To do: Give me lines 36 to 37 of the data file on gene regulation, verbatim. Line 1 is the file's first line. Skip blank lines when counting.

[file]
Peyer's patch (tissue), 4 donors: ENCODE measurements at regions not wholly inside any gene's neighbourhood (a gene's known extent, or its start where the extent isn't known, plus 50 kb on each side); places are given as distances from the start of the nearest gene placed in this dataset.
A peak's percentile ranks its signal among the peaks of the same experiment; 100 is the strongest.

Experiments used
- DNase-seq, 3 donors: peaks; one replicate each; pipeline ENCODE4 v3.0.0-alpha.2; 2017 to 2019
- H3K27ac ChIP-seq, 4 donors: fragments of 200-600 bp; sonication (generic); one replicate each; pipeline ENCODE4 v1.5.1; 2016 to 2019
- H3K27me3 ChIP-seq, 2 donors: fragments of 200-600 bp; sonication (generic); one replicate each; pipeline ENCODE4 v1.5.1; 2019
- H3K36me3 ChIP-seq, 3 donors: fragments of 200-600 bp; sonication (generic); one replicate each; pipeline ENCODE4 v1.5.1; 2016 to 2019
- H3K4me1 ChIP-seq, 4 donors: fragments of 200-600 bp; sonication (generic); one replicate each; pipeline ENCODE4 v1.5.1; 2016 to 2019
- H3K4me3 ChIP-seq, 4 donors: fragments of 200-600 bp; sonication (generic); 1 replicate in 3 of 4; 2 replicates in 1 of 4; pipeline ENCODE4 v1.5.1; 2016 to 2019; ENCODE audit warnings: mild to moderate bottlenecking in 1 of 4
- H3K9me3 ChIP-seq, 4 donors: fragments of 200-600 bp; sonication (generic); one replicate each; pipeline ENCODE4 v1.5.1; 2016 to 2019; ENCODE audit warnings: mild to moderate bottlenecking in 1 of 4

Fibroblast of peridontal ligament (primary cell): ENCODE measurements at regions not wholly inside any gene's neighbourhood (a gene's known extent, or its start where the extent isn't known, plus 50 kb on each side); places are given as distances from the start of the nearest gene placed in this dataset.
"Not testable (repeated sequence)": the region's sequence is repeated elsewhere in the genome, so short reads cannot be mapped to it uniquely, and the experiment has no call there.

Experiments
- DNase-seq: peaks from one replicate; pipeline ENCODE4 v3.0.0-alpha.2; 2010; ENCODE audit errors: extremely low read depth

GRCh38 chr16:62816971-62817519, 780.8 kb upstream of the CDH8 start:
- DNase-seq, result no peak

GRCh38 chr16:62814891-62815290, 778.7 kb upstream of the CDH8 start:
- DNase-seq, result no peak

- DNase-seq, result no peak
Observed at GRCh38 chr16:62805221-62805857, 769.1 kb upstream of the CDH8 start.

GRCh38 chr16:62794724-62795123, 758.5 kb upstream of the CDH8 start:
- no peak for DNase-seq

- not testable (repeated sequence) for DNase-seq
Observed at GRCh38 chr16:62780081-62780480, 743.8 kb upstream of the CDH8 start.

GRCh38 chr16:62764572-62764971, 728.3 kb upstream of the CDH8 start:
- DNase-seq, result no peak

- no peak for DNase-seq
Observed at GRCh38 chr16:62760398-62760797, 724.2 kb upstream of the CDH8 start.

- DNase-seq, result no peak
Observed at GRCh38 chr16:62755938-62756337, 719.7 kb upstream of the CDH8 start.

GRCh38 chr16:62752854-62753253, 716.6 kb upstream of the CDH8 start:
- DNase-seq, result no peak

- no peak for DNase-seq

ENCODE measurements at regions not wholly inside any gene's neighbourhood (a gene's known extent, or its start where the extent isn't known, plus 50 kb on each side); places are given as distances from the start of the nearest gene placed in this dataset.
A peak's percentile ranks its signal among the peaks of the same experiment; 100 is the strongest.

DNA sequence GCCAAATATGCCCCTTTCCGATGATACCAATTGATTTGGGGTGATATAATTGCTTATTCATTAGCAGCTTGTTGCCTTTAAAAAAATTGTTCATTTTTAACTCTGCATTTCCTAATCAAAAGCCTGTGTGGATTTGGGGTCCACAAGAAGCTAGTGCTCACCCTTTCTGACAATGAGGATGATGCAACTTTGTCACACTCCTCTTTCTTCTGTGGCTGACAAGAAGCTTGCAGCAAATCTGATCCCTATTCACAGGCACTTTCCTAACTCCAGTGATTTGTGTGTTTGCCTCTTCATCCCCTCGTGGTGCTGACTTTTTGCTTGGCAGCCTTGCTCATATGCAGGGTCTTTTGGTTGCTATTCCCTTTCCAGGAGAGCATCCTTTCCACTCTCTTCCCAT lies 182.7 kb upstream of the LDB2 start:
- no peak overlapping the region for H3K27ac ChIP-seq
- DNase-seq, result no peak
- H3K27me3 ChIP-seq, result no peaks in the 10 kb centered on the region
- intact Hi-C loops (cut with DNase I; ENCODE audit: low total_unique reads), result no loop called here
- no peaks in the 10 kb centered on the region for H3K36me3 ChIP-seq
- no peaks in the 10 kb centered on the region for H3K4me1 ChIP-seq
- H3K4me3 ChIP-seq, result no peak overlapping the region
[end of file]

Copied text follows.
DNA sequence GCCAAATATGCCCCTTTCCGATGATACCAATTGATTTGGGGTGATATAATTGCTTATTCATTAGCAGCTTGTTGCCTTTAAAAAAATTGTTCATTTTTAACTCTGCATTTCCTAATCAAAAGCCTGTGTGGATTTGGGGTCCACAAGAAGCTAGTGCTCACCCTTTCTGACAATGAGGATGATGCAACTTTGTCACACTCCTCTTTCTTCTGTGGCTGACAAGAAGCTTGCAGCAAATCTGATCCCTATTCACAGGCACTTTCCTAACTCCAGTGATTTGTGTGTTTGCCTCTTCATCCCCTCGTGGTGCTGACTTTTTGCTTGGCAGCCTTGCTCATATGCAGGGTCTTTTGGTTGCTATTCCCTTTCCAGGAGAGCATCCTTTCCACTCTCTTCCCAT lies 182.7 kb upstream of the LDB2 start:
- no peak overlapping the region for H3K27ac ChIP-seq